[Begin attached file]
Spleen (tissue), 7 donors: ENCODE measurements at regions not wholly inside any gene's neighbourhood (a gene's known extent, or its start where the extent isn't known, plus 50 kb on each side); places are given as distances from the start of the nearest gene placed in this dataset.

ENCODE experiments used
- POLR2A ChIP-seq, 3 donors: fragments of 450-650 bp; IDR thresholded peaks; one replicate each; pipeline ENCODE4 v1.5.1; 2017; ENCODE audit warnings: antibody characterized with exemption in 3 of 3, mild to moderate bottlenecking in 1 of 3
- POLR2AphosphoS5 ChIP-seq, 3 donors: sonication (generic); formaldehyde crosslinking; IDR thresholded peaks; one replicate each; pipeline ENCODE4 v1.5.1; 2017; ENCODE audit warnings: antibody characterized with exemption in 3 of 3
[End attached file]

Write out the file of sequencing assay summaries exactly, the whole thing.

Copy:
Spleen (tissue), 7 donors: ENCODE measurements at regions not wholly inside any gene's neighbourhood (a gene's known extent, or its start where the extent isn't known, plus 50 kb on each side); places are given as distances from the start of the nearest gene placed in this dataset.

ENCODE experiments used
- POLR2A ChIP-seq, 3 donors: fragments of 450-650 bp; IDR thresholded peaks; one replicate each; pipeline ENCODE4 v1.5.1; 2017; ENCODE audit warnings: antibody characterized with exemption in 3 of 3, mild to moderate bottlenecking in 1 of 3
- POLR2AphosphoS5 ChIP-seq, 3 donors: sonication (generic); formaldehyde crosslinking; IDR thresholded peaks; one replicate each; pipeline ENCODE4 v1.5.1; 2017; ENCODE audit warnings: antibody characterized with exemption in 3 of 3